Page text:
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In a manufacturing system, time performances are measures of systemresponse speed to external influences. This speed depends on theresource allocation process (materials…
In a manufacturing system, time performances are measures of system response speed to external influences. This speed depends on the resource allocation process (materials, equipment, labour) which is driven by finished‐product forecasts. Describes two essential steps, in order to develop a model for evaluating time performances which is able to detect crucial resources. The first step is represented by analysing forecast characteristics; the second step is expressed by a definition of the environment of manufacturing resources. The model, depicted in its structure and in its relationships with the most common business tools, has been tested in a number of manufacturing firms and the results are also shown.
Warner Winslow Gardner's notes on The Institutional Theory of John R. Commons (1933) are published here for the first time, as far as the present editors can determine…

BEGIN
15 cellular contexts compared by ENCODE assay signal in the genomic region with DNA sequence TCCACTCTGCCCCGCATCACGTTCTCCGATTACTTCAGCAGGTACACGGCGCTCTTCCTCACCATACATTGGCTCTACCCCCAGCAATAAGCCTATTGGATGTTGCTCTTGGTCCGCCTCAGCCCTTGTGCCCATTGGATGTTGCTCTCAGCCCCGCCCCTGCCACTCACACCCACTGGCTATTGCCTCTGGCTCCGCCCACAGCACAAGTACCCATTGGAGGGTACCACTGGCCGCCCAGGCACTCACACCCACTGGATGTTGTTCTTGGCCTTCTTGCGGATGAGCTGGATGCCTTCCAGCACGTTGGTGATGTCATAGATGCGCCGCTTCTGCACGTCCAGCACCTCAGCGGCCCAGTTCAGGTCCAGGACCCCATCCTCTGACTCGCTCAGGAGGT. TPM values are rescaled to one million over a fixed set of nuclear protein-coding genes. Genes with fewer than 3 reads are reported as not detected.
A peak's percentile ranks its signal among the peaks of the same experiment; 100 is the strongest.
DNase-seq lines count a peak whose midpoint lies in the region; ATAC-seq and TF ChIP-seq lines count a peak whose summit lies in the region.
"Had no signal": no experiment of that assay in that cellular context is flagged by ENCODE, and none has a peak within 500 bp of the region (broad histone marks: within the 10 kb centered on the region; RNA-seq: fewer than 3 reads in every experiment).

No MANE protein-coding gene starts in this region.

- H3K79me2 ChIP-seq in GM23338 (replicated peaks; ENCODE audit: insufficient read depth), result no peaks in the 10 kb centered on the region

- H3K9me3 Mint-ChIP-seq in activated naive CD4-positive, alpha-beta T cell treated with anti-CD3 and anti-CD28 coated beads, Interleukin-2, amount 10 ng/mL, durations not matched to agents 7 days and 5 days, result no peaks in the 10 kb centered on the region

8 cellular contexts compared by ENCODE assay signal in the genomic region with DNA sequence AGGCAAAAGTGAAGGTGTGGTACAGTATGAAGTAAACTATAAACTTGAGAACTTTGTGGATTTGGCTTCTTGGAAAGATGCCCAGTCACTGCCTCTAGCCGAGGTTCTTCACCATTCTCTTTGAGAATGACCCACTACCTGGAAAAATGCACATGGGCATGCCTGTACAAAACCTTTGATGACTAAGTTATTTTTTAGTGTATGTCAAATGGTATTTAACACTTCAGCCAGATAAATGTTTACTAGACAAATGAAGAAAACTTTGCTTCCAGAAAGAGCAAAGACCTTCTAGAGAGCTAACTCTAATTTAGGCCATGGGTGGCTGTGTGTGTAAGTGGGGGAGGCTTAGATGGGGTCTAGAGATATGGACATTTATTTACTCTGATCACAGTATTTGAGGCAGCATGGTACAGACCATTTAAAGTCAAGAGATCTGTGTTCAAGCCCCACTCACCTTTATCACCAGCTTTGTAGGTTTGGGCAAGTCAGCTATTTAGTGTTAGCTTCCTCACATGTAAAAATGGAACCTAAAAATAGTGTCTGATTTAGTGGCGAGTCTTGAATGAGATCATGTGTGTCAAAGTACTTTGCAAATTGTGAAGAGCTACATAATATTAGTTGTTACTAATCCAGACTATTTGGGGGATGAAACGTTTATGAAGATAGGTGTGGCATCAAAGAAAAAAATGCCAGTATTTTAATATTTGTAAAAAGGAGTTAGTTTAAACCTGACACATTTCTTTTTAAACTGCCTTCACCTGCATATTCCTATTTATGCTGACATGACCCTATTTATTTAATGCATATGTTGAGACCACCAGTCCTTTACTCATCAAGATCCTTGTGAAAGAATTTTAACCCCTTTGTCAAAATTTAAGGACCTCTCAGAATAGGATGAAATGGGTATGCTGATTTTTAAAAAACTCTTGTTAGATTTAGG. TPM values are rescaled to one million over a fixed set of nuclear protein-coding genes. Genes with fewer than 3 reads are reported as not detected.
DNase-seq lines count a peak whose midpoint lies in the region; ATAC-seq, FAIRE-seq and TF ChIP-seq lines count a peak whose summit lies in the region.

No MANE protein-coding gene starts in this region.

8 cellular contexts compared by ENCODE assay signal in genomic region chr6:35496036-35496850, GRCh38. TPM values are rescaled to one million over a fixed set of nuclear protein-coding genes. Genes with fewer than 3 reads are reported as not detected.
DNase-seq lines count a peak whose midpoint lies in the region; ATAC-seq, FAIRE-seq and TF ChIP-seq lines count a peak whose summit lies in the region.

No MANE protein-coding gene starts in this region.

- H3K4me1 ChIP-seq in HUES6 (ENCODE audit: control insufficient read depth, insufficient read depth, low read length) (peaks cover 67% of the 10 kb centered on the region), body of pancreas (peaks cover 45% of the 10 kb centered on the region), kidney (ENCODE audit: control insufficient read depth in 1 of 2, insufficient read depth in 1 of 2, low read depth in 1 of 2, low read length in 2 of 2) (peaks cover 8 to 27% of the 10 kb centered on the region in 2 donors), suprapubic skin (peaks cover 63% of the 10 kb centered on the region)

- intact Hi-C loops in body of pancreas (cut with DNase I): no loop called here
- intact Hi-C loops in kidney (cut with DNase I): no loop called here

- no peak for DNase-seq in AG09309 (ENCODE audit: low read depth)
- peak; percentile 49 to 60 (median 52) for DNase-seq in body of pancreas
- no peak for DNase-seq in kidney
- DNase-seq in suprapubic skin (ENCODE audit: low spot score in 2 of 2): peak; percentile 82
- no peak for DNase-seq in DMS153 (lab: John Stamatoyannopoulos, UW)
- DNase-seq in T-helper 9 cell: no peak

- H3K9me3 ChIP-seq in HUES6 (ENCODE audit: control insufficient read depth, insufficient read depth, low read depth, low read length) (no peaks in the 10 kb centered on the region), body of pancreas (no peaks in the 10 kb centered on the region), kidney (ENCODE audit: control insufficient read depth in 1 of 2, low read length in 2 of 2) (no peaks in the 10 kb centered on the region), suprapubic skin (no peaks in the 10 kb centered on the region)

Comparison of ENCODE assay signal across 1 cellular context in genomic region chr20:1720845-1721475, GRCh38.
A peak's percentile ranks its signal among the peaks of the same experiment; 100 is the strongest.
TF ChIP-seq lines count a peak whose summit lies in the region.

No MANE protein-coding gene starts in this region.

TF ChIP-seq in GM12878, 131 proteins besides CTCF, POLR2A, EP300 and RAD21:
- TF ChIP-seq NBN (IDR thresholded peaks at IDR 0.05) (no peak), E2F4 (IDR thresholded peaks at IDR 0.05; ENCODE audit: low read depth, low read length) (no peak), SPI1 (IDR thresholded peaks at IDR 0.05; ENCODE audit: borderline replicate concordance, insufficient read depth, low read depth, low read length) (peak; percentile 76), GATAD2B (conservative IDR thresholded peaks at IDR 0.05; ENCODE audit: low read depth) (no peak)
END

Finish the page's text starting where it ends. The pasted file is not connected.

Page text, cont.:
Warner Winslow Gardner's notes on The Institutional Theory of John R. Commons (1933) are published here for the first time, as far as the present editors can determine. The typewritten manuscript was found among the Robert Lee Hale papers at the Rare Book and Manuscript Library of Columbia University.2 Gardner (1909–2003) was born in Richmond, Indiana. He went to Westtown School, a Quaker preparatory school in Pennsylvania for five years, and then to Swarthmore College, graduating in 1930. To escape unemployment, as he stated in his recorded reminiscences, Gardner took graduate work on a fellowship at Rutgers University, receiving a Master of Arts Degree in economics in 1931.3 From there he went to Columbia Law School, graduating in 1934. Quite significantly, Gardner attributed his decision of shifting from economics to law to his reading of Commons’ Legal Foundation of Capitalism:It would be 1930–31 and, in the course of that year, I read and was much impressed by a book by John R. Commons at the University of Wisconsin in which he tried to weave together economics and law. I thought, “aha,” here is a field that had real attraction and real potentiality. I ended up with an MA at the end of that year. Instead of going for a Ph.D. in economics, I thought I’d go to law school, study law and try to weave the two disciplines together into a meaningful structure. (Gardner, 1972, p. 16).